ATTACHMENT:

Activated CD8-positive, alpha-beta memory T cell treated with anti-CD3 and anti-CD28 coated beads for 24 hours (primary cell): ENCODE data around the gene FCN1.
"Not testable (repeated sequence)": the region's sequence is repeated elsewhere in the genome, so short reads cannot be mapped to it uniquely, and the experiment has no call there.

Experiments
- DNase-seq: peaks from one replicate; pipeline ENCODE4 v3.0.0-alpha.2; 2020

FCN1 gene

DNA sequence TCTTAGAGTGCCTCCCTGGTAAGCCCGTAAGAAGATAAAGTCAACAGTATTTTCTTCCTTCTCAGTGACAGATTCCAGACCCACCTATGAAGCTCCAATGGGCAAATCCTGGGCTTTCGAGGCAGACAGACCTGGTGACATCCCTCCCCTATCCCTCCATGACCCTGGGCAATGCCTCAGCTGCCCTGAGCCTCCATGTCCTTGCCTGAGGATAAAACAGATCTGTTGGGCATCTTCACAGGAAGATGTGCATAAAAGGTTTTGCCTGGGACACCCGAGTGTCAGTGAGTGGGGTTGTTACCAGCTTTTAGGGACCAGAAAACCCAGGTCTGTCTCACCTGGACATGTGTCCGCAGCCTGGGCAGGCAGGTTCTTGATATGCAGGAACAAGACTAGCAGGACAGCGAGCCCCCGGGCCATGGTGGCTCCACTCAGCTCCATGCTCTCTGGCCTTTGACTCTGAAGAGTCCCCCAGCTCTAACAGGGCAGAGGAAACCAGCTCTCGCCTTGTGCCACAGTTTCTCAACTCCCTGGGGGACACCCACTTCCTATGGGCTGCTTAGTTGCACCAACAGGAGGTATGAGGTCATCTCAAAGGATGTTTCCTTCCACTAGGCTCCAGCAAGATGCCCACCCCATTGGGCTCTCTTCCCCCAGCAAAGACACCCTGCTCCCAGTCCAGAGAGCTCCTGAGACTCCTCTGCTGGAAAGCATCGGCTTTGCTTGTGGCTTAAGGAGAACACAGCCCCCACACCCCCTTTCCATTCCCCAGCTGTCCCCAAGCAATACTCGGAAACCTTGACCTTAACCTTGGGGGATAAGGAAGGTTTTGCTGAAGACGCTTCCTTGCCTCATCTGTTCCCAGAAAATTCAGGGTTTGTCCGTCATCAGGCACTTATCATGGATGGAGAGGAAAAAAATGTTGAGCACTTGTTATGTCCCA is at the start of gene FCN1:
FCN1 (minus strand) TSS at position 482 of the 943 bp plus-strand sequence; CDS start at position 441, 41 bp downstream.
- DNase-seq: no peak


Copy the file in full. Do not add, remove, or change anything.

Activated CD8-positive, alpha-beta memory T cell treated with anti-CD3 and anti-CD28 coated beads for 24 hours (primary cell): ENCODE data around the gene FCN1.
"Not testable (repeated sequence)": the region's sequence is repeated elsewhere in the genome, so short reads cannot be mapped to it uniquely, and the experiment has no call there.

Experiments
- DNase-seq: peaks from one replicate; pipeline ENCODE4 v3.0.0-alpha.2; 2020

FCN1 gene

DNA sequence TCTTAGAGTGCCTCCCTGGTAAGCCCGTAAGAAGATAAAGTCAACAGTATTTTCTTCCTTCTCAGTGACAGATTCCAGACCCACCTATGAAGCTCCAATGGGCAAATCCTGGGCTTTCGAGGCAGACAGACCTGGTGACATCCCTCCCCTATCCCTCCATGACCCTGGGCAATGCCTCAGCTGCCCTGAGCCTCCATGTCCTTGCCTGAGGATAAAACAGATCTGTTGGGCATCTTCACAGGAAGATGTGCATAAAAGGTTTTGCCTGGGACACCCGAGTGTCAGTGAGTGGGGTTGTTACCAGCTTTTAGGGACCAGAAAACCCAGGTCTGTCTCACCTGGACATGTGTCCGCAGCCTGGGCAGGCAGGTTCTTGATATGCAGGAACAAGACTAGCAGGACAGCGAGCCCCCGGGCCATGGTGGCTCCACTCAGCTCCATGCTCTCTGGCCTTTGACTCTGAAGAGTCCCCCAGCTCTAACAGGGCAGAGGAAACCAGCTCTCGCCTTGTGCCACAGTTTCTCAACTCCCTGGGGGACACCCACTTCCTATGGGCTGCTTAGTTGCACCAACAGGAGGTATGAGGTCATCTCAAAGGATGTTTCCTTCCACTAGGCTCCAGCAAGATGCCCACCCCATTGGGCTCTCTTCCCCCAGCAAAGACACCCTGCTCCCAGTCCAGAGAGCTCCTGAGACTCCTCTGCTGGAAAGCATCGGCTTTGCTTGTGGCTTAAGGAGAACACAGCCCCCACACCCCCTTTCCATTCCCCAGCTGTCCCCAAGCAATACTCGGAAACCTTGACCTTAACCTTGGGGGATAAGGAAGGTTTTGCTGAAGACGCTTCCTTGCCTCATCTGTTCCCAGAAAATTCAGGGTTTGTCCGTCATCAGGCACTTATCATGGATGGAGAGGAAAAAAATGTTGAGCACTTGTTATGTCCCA is at the start of gene FCN1:
FCN1 (minus strand) TSS at position 482 of the 943 bp plus-strand sequence; CDS start at position 441, 41 bp downstream.
- DNase-seq: no peak